Employment & Labor Update - Executive Order to Bring Changes to FLSA Overtime Exemption Regulations
On March 13, 2014, President Barack Obama directed the Secretary of the U.S. Department of Labor to promulgate new rules concerning the Fair Labor Standards Act (the “FLSA”). These new rules will significantly raise the bar for certain employees to qualify as exempt from overtime pay requirements under the FLSA.
The Department of Labor has yet to issue new rules in response to the directive, and so far there is no set timetable for issuing such rules. However, the Secretary of Labor has provided insight as to what employers can expect. The anticipated changes will likely result in many employees, currently classified as “overtime-exempt” (under the so-called “white collar exemptions” -- i.e., with executive, administrative, and professional employees), losing their exempt status. These changes are likely to be felt most heavily in the retail and hospitality sectors, but will have an impact on all those positions, currently classified as exempt, that have relatively low salaries or that have carried a mixture of exempt and non-exempt duties. Employers should prepare now by reviewing those positions currently classified as exempt, and assessing the impact if they become required to track all hours worked and to pay overtime premiums to those employees losing exempt status.
The Anticipated Rule Changes
Currently, to qualify for a white collar overtime exemption, an employee must satisfy two tests – the “salary basis test” and the “duties test.” Both tests will be heightened by the predicted rule changes. The Department of Labor has not changed these rules since 2004.
The Salary Basis Test – The New Rules Will Raise The Minimum Salary Threshold Necessary To Qualify As An Exempt Employee.
Under current regulations, to qualify for the overtime exemption, an employee must earn a minimum salary of at least $455 per week. Under the anticipated new regulations, the minimum salary is expected to rise to as much as $900 per week. With such a dramatic increase in the minimum salary threshold, a large number of employees who are currently properly classified as overtime-exempt will automatically lose their exempt status.
The Duties Test – The New Rules Will Create A New Threshold, Requiring That Management Duties Take Up The Majority Of The Exempt Employee’s Time.
The Department of Labor is also expected to significantly change the duties test that determines who qualifies for the “executive” exemption. Currently, the rules call for a multifactor analysis of an employee’s “primary” duties, and provide that an employee is qualified for exempt status if the employee’s “primary” duties are “exempt duties.” These “exempt duties” include the direct management of other employees, such as hiring, firing, disciplining, training, scheduling, or supervising. At present, some exempt managers spend significant portions of their workday performing traditionally non-exempt duties, such as stocking shelves or servicing customers, while also spending some lesser period of time managing other employees and carrying out exempt duties. Under current regulations, these “working” managers may be properly classified as overtime-exempt, because the existing regulations define an employee’s “primary” duty as the employee’s principal, main, major or most important duty, even if the employee performs such management duties less than 50-percent of his or her working time.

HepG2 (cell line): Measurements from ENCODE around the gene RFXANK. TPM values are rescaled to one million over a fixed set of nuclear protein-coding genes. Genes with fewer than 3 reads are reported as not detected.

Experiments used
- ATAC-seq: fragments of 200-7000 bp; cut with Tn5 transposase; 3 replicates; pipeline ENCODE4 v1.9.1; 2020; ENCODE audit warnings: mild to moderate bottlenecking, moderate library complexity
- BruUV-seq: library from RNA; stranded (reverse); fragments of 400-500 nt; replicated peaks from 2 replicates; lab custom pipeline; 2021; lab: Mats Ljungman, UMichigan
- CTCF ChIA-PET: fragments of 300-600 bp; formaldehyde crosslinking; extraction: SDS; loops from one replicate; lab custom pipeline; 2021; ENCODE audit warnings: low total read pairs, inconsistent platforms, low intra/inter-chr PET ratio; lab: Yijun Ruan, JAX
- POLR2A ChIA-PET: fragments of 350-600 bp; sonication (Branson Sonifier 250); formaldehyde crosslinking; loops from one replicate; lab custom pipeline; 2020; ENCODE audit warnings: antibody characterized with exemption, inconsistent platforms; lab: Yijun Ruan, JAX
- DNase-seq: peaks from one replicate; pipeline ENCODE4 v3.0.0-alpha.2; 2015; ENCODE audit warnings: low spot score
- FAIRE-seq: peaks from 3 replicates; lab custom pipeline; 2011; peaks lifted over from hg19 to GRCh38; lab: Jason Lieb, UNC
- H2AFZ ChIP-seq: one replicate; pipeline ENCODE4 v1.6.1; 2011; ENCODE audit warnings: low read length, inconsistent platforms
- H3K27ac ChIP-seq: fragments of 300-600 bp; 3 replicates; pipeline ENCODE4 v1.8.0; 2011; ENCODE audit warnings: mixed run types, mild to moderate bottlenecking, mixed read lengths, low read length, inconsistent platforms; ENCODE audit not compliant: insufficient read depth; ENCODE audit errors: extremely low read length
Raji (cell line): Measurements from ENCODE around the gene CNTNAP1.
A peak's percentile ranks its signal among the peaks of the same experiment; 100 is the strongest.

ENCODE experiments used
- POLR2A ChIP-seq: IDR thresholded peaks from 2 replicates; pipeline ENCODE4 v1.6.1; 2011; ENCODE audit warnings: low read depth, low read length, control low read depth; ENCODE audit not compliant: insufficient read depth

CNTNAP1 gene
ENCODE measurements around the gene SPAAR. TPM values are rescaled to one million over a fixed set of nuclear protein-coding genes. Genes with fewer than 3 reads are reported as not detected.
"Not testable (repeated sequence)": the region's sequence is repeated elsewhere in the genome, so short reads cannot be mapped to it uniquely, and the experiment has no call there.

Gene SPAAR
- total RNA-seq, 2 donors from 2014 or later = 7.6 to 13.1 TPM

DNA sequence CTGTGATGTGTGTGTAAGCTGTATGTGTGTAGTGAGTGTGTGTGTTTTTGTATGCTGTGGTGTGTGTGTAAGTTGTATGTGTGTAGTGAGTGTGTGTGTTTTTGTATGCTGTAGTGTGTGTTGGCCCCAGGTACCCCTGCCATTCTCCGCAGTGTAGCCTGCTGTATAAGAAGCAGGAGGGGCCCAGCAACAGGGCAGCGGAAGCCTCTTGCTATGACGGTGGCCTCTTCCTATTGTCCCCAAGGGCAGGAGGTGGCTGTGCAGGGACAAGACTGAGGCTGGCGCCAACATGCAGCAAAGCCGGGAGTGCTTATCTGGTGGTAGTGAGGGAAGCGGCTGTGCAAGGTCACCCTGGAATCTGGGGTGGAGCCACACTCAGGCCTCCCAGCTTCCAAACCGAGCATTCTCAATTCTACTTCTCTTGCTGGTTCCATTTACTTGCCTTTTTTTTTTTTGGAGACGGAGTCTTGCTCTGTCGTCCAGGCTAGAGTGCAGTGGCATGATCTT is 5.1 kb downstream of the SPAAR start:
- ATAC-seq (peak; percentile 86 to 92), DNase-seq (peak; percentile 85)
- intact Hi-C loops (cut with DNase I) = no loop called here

The new regulations will likely require that an exempt executive employee perform “exempt duties” during more than 50-percent of his or her working time. The anticipated establishment of a 50-percent threshold under the new regulations will mean that many managerial employees, currently properly classified as exempt managers, will lose their exempt status, or that there will be heightened scrutiny of how much time they actually spend on managerial duties. Thus, the anticipated new regulations will also increase the burden on employers to monitor the nature and duration of the tasks their managers perform, in order to substantiate that more than half of that time is devoted to exempt duties.
Regardless of the final thresholds contained in the new rules, the clear result of the changes will be the reclassification of a significant number of employees to overtime non-exempt status. Due to the increased cost of overtime labor, employers may need to reevaluate staffing levels to limit overtime, and consider decreasing employee compensation to manage overtime costs. Employers will also need to prepare to track employee hours and satisfy certain recordkeeping requirements.